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Multiplication and division 2D shapes QuadrilateralHere you will learn about the center of dilation, including how to enlarge or reduce a shape about a point. You will also learn about fractional scale factors and negative scale factors.

Students will first learn about the center of dilation as part of geometry in 8 th grade.

The **center of dilation** is the fixed point from which all points of a figure are resized in a dilation.

A dilation is a type of transformation where you change the size of the original shape to make it bigger or smaller by multiplying it by a scale factor while keeping the same proportions.

To use a center of dilation, you need to draw lines from the center of dilation through the vertices of the original shape. These are called ray lines.

For example,

Here, triangle ABC has been enlarged by scale factor 2 about a center of dilation point O. The new triangle is labeled A’B’C’.

The lengths of the sides of the dilated image are double the lengths of the sides of the original shape.

The pairs of corresponding sides are parallel lines.

The angles in the two shapes are the same and the triangles are similar triangles (or similar figures).

For example,

Here, triangle ABC has been reduced by scale factor \cfrac{1}{3} about a center of dilation point O.

If a scale factor is between 0 and 1, the shape becomes smaller. The new triangle is labeled A’B’C’.

The lengths of the sides of the dilated triangle are a third of the lengths of the sides of the original triangle.

The pairs of corresponding sides are parallel lines.

The angles in the two shapes are the same and the triangles are similar triangles.

Prepare for math tests in your state with these Grade 3 to Grade 8 practice assessments for Common Core and state equivalents. 40 multiple choice questions and detailed answers to support test prep, created by US math experts covering a range of topics!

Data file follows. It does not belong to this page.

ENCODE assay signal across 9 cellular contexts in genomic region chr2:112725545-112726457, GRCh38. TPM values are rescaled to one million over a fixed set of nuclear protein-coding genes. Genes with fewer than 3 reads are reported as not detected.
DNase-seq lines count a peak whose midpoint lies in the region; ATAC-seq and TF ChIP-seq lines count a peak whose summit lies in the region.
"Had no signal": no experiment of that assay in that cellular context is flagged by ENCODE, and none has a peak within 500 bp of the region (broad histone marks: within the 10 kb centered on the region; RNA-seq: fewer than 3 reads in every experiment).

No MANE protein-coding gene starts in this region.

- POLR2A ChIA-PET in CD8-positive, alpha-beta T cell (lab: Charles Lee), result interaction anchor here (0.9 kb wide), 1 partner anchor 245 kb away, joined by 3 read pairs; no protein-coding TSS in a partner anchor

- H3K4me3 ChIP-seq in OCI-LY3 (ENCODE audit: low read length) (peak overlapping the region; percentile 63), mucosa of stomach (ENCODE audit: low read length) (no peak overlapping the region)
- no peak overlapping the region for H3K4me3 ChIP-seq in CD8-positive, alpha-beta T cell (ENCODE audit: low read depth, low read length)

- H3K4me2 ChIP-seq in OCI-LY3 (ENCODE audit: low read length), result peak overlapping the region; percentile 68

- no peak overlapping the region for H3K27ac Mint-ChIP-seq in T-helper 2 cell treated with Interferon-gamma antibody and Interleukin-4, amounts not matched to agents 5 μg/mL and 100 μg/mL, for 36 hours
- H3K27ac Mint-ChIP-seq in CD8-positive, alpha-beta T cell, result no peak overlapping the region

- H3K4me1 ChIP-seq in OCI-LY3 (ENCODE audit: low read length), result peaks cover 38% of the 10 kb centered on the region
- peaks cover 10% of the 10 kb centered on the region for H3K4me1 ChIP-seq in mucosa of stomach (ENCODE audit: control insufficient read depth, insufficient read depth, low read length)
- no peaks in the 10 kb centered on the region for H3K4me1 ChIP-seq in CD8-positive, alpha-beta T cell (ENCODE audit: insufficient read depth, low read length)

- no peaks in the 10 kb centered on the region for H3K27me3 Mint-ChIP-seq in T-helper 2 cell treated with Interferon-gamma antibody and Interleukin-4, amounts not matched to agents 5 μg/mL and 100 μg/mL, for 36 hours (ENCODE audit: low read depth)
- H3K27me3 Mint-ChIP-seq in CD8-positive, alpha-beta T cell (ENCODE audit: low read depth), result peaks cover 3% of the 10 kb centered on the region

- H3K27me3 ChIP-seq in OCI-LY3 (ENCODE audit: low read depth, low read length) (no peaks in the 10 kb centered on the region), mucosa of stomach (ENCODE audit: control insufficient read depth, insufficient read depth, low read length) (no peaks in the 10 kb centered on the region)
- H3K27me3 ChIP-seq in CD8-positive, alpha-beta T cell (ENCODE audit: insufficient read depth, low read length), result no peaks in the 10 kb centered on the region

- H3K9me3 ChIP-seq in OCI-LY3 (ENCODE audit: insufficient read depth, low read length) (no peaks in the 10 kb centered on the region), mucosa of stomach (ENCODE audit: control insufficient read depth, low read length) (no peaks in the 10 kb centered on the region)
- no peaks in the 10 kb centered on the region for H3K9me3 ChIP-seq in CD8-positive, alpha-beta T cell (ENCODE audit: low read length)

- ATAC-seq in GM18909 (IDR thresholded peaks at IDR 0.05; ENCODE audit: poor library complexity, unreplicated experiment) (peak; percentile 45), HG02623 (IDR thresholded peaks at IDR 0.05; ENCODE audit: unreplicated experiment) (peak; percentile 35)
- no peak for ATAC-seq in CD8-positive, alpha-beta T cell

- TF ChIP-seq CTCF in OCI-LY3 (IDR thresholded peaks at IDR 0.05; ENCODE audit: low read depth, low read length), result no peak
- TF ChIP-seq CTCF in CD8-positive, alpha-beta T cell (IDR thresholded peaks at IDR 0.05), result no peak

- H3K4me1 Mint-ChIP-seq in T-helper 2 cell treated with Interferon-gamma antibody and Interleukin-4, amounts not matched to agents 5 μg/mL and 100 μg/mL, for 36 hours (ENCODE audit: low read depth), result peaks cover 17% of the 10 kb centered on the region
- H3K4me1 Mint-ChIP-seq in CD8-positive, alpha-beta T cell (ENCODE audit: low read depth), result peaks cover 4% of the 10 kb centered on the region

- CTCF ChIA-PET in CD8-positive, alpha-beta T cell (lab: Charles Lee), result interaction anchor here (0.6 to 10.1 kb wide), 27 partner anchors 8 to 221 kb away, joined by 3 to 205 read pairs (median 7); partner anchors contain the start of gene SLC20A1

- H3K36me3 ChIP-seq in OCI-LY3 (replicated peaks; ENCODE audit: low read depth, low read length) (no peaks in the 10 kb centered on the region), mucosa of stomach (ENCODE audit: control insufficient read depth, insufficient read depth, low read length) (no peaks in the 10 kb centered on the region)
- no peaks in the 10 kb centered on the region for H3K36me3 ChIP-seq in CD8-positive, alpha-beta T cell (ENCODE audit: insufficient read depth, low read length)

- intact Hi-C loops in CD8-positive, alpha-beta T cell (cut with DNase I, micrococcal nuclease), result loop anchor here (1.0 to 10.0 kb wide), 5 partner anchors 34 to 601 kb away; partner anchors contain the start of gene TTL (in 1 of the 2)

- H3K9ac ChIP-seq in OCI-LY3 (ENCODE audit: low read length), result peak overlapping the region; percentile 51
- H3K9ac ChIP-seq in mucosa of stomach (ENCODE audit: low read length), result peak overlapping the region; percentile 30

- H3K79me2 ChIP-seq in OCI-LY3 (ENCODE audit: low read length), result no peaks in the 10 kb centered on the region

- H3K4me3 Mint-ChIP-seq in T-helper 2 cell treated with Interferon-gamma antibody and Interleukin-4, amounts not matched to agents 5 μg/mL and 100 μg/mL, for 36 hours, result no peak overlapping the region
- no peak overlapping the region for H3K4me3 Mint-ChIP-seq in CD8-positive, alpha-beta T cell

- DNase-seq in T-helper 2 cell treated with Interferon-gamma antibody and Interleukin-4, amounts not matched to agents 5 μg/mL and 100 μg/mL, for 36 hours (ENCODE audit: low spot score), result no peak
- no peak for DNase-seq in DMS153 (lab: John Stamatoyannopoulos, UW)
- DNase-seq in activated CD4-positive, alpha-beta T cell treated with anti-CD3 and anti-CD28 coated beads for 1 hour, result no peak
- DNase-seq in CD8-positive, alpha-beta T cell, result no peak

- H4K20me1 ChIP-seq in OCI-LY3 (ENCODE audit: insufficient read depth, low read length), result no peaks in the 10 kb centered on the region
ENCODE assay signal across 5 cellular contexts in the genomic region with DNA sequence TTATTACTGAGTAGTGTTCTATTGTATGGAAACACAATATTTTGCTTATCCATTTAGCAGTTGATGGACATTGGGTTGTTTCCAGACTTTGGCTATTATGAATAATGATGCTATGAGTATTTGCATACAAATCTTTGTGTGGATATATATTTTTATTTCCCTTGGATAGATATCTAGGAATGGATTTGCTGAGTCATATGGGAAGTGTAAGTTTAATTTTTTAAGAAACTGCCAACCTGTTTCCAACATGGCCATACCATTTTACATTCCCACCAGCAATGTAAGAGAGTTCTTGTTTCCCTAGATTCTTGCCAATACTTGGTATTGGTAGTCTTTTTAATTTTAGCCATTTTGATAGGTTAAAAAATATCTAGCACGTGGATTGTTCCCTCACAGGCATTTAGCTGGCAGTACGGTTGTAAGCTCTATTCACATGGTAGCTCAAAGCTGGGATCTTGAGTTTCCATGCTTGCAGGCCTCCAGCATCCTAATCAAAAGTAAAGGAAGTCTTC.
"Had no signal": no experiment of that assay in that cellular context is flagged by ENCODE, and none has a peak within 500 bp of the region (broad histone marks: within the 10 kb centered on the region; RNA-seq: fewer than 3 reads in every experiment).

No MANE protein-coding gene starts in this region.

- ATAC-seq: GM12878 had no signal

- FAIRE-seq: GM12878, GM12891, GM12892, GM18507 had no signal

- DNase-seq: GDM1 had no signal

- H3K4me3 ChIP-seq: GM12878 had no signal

DOWNLOAD FREEPrepare for math tests in your state with these Grade 3 to Grade 8 practice assessments for Common Core and state equivalents. 40 multiple choice questions and detailed answers to support test prep, created by US math experts covering a range of topics!

DOWNLOAD FREE**Negative scale factors** produce an image on the other side of the center of dilation with the shape upside down.

Negative scale factors are in the higher grade levels only. These are an extension of positive scale factors.

For example,

Triangle A has been enlarged by scale factor - \, 3 about the point O.

How does this relate to 8 th grade math and high school math?

**Grade 8 – Geometry (8.G.A.3)**Describe the effect of dilations, translations, rotations, and reflections on two-dimensional figures using coordinates.

**High School – Geometry – Similarity, Right Triangles, & Trigonometry (HS.G.SRT.A.1a)**

A dilation takes a line not passing through the center of the dilation to a parallel line, and leaves a line passing through the center unchanged.

**High School – Geometry – Similarity, Right Triangles, & Trigonometry (HS.G.SRT.A.1b)**

The dilation of a line segment is longer or shorter in the ratio given by the scale factor.

In order to enlarge or reduce a shape using a center of dilation:

**Draw a ray line.****Mark the new point.****Mark the other new points.****Complete the shape.**

Enlarge the triangle ABC by scale factor 2 about the point O.

**Draw a ray line.**

Choose a point to start with. Point A is a good place to start as it is across from the center of dilation, point O. Draw a ray line from point O through point A and extend the line.

2**Mark the new point.**

Measure the distance from point O to point A.

Multiply the distance by the scale factor 2.

Measure this new distance from point O and put a mark for the new point.

OA’=2\times OA3**Mark the other new points.**

Draw ray lines going through point B and point C.

Measure the distances of these points from the center of dilation, point O.

Multiply the distances by the scale factor 2.

Measure these new distances from point O and put marks for the new points.

OB’=2\times OB OC’=2\times OC4**Complete the shape.**

Join up the points to make the new triangle A’B’C’.

Reduce triangle ABC by scale factor \cfrac{1}{2} about the point O.

**Draw a ray line.**

Choose a point to start with. Point C is a good place to start as it is across from the center of dilation, point O.

Draw a ray line from point O through point C and extend the line.

**Mark the new points.**

Measure the distance from point O to point C.

Multiply the distance by the scale factor \cfrac{1}{2} (or divide by 2 ).

Measure this new distance from point O and put a mark for the new point.

OC’=\cfrac{1}{2}\times OC

**Mark the other new points.**

Draw ray lines going through point A and point B.

Measure the distances of these points from the center of dilation, point O.

Multiply the distances by the scale factor \cfrac{1}{2}.

Measure these new distances from point O and put marks for the new points.